Malaysia’s response to the outbreak of the Coronavirus disease was swift and effective. Coherent and collective action from individuals, policy makers and practitioners very early into the pandemic proved to be a key factor in the country, with its population of 31 million people, limiting both cases and deaths whilst supporting and then promoting individuals and the economy at large.

The country acted quickly following the first COVID-19 case outside China which was reported in Thailand on 13 January 2020, establishing an effective screening process at all airports. This was followed shortly after by an initial financial stimulus package over nearly £4 billion and a subsequent £46 billion ‘PRIHATIN’ package to aid micro, small, and medium-sized enterprises for employee retention.

Financial packages were further supported by federal measures such as the Movement Control Order enforced in March 2020, and widely adopted media campaigns promoting the hashtag #stayhome, did much to reduce both the unessential movement of peoples and infections. Cross sector collaboration was exemplified by large numbers of Non-Governmental Organizations assisting in the production of personal protective equipment as well as support from both conventional and Islamic insurance sectors who established a multi-million pound fund to assist with COVID-19 testing.

In the early days of the pandemic most companies had their employees working from home; Non-Governmental Organisations took on the immense role of helping to provide food and shelter for the homeless and all educational institutions, schools, and higher education institutions closed their doors to face to face teaching.

The country reported its first COVID-19-positive case on 25 January 2020 and by mid-April the figure had risen to almost 4,500 with 70 deaths; significant numbers but substantially lower than other countries that were following a similar timeline trajectory. These included the U.S. which had recorded 502,876 cases with 80,747 deaths and the U.K. with 73,758 recorded cases and 8,958 deaths.

In part the successful management of the pandemic at its early stage was due to the way that the Malaysian Prime Minister’s Department (Economy), Health Ministry, Finance Ministry and the National Security Council were able to adapt to a very fluid situation. Health screening at all points of entry into the country and the Movement Control Order were enlisted rapidly but so too was the establishment of cross sector collaborations aimed at supporting the growing health needs through financial and logistical assistance.

The Malaysia Health Coalition, established by the collaboration of 38 medical societies was a perfect example of this which supported the effort of the Ministry of Health to ensure the transparent flow of accurate health information.

A dedicated COVID-19 Fund was also launched to assist patients who had been directly affected by quarantine procedures and those without an income received a daily subsistence sum whilst either being treated or in quarantine.

The Ministry of Health also converted the country’s largest convention centre into a 604 bed field hospital and made provision for conversion of indoor stadiums and public halls should they be required; there was also a commitment from 3,000 retired nurses who were prepared to return to work voluntarily.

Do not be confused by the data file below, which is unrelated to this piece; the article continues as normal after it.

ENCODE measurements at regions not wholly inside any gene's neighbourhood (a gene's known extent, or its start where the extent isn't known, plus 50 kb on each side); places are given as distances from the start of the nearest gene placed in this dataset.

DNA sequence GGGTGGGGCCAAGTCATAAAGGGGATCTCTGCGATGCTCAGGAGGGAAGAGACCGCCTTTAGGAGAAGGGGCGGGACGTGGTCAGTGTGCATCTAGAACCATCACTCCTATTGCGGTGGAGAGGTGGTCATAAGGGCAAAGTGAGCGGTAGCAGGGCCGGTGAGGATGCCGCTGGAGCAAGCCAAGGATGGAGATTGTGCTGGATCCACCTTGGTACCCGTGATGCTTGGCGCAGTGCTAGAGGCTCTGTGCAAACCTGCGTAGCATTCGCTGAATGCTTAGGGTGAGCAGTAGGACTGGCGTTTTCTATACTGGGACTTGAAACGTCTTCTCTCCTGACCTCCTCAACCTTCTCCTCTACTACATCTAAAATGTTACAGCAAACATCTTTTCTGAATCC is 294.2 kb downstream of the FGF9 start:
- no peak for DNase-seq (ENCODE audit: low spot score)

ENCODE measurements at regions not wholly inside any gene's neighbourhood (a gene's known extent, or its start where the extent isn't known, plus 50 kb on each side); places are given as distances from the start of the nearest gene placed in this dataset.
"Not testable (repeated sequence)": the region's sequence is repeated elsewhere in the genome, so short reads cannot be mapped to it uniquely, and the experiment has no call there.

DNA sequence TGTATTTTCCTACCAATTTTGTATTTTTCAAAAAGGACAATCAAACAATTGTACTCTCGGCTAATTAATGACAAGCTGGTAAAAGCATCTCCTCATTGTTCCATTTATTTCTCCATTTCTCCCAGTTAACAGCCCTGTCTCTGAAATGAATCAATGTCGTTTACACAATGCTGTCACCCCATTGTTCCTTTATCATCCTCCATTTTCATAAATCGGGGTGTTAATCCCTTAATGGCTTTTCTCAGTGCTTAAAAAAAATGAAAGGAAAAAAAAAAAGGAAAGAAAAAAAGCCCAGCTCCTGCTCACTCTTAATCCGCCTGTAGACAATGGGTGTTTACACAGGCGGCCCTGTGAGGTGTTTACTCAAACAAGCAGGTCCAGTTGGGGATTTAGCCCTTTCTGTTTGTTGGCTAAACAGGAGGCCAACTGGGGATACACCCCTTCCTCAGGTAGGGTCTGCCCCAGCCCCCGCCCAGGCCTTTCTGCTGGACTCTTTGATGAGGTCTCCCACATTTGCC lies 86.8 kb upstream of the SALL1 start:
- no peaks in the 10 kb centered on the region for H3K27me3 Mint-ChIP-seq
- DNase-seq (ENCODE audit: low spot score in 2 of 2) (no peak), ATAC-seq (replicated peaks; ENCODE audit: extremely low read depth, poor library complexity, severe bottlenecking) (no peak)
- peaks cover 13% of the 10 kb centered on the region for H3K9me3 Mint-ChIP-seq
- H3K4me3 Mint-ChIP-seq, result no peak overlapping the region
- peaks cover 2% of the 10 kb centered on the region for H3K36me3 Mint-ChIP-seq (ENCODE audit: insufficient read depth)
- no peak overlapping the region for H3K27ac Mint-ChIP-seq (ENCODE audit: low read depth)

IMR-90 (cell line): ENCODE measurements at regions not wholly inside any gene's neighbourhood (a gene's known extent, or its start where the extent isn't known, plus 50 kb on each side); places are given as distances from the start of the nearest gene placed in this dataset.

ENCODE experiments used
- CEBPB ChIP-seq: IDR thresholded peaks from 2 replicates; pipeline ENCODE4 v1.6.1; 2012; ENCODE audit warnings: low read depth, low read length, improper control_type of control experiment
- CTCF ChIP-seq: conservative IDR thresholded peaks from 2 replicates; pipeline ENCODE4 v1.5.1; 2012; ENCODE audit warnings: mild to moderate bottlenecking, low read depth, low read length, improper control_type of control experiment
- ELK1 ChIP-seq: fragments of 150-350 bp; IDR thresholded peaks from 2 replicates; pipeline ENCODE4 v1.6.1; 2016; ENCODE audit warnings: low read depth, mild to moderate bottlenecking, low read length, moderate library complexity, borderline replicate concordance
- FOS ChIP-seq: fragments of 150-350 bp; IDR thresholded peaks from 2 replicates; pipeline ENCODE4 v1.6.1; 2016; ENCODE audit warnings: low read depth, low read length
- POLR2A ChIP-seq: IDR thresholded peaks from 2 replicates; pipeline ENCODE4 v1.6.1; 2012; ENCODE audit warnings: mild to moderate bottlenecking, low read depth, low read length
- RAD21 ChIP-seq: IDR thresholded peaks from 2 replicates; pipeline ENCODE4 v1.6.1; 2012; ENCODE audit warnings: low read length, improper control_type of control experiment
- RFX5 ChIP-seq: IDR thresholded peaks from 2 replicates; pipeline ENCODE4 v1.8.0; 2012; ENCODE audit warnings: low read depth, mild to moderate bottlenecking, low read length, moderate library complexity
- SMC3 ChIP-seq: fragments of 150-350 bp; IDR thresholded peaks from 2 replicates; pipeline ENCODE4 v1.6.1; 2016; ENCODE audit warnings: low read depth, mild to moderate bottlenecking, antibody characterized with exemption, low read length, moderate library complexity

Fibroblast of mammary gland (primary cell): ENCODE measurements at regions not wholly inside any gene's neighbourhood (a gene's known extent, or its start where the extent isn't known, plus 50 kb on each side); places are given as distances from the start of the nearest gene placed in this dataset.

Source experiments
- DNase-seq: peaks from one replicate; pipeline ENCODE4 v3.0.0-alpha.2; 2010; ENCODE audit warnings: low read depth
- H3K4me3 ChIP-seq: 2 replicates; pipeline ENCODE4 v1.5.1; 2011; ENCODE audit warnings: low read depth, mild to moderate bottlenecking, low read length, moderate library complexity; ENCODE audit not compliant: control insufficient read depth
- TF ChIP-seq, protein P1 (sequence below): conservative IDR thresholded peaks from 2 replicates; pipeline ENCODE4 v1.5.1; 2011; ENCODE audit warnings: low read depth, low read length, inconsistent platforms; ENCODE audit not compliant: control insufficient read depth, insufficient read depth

As a result of early federal intervention; the mobilisation of private and public sectors and most importantly a population who were prepared to follow the rules regarding essential regulations such as the wearing of face coverings and social distancing, Malaysia fought and continues to fight COVID-19 as effectively as an other nation in the world.

At the time of writing, the country was ranked 64th in the world based on the number of positive cases of COVID-19.

As we all look to the future with renewed optimism that a number of vaccines may be effective to stimulate immunity from COVID-19, policy makers and practitioners are moving from a position of maintenance and defence to growth and redevelopment. The redevelopment is perhaps nowhere more apparent than in the field of healthcare tourism.

The recent Governmental change in Malaysia has established an Economic Action Council to target economic regrowth. The Ministry of Health has benefitted to the tune of £110 million from the fund and almost £6.5 million has been set aside for work undertaken by the Malaysia Healthcare Tourism Council (MHTC), an increase of 40%.

The confidence placed in the work of MHTC by the Malaysian Government is both testimony to the work undertaken by the Council to date which has seen the country become one of the leading destinations for medical tourism in the world and its perceived ability to act as a catalyst for economic growth as the world reopens for business. A point not lost on MHTC’s chief executive officer, Sherene Azli who said following the recent fund announcement,

“The increase in federal support will further optimise the healthcare travel industry for economic revitalisation and has the ability to contribute up to RM10 billion (£1.9 billion) to the economy as the industry recovers.”

Over the coming months we will examine how Malaysia has taken the niche mantle of health tourism, developed it, and enabled it to become one of the country’s major assets. An asset which has been on pause for much of 2020 but will surely emerge just as strong in 2021.

Assisted fertility can be stressful and disarming

Assisted fertility can be stressful and disarming


Assisted fertility can be stressful and disarming. Since day one, we have strived to elevate the patient experience by creating a humanizing and caring environment”